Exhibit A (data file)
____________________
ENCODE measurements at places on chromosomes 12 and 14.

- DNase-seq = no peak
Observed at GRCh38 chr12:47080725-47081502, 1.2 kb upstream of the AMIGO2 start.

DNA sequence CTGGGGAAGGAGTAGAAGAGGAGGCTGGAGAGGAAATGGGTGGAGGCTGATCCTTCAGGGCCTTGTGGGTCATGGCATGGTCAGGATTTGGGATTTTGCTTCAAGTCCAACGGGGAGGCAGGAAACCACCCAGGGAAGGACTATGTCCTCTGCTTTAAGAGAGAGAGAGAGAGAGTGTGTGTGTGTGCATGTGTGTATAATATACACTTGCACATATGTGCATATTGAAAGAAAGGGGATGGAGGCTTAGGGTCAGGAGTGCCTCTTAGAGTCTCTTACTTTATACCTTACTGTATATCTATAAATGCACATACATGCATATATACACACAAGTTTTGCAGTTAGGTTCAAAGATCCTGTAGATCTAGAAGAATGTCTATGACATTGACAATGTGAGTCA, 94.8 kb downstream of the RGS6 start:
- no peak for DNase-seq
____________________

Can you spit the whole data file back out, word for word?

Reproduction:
ENCODE measurements at places on chromosomes 12 and 14.

- DNase-seq = no peak
Observed at GRCh38 chr12:47080725-47081502, 1.2 kb upstream of the AMIGO2 start.

DNA sequence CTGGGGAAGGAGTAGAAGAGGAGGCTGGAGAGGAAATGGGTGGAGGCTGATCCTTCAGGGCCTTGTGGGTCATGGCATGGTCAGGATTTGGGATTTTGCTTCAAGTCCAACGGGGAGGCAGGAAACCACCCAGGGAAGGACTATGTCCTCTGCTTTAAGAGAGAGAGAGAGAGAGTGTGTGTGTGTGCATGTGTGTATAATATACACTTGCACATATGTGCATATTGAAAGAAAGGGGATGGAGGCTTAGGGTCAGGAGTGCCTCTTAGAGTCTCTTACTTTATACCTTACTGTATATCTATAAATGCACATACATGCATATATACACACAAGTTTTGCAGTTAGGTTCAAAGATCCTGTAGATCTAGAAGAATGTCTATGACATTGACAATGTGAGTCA, 94.8 kb downstream of the RGS6 start:
- no peak for DNase-seq